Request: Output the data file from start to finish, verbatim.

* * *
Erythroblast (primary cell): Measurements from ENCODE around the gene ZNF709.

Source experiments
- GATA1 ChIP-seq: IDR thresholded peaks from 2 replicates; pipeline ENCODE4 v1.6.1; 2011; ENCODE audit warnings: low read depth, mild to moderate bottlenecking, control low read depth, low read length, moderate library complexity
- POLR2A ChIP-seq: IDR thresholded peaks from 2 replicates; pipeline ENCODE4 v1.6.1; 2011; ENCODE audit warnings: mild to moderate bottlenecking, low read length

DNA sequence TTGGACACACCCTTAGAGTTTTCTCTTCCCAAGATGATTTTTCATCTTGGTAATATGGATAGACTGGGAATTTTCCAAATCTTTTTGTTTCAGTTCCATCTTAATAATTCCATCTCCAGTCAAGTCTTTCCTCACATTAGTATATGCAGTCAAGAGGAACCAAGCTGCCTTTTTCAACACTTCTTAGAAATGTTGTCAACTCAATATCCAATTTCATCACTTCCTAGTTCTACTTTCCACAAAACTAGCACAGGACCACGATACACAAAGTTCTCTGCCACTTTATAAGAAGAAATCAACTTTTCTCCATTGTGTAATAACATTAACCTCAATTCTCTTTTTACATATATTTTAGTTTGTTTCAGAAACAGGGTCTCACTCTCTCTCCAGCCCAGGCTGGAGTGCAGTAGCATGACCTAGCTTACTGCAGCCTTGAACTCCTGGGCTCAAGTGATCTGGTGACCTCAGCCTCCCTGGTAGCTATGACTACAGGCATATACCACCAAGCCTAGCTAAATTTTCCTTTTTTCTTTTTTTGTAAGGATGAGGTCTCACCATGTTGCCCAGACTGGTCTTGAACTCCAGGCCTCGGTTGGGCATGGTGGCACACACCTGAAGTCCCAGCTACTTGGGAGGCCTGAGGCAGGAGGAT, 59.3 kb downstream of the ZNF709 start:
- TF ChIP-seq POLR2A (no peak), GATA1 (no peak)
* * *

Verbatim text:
Erythroblast (primary cell): Measurements from ENCODE around the gene ZNF709.

Source experiments
- GATA1 ChIP-seq: IDR thresholded peaks from 2 replicates; pipeline ENCODE4 v1.6.1; 2011; ENCODE audit warnings: low read depth, mild to moderate bottlenecking, control low read depth, low read length, moderate library complexity
- POLR2A ChIP-seq: IDR thresholded peaks from 2 replicates; pipeline ENCODE4 v1.6.1; 2011; ENCODE audit warnings: mild to moderate bottlenecking, low read length

DNA sequence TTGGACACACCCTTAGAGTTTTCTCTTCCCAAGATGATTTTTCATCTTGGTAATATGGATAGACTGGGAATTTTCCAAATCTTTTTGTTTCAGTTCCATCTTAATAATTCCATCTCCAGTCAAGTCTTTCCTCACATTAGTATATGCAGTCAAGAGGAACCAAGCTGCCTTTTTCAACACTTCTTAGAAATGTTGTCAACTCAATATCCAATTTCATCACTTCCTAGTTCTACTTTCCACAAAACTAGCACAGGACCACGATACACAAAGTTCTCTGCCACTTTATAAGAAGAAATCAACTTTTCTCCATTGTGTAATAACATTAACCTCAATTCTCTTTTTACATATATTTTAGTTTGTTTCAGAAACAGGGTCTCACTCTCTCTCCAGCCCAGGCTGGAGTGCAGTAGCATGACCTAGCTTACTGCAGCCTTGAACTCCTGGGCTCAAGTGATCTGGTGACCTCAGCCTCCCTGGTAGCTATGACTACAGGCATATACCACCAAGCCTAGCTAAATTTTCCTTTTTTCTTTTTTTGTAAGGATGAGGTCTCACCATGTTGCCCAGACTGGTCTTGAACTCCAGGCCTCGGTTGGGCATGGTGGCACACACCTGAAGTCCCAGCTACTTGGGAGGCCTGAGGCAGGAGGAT, 59.3 kb downstream of the ZNF709 start:
- TF ChIP-seq POLR2A (no peak), GATA1 (no peak)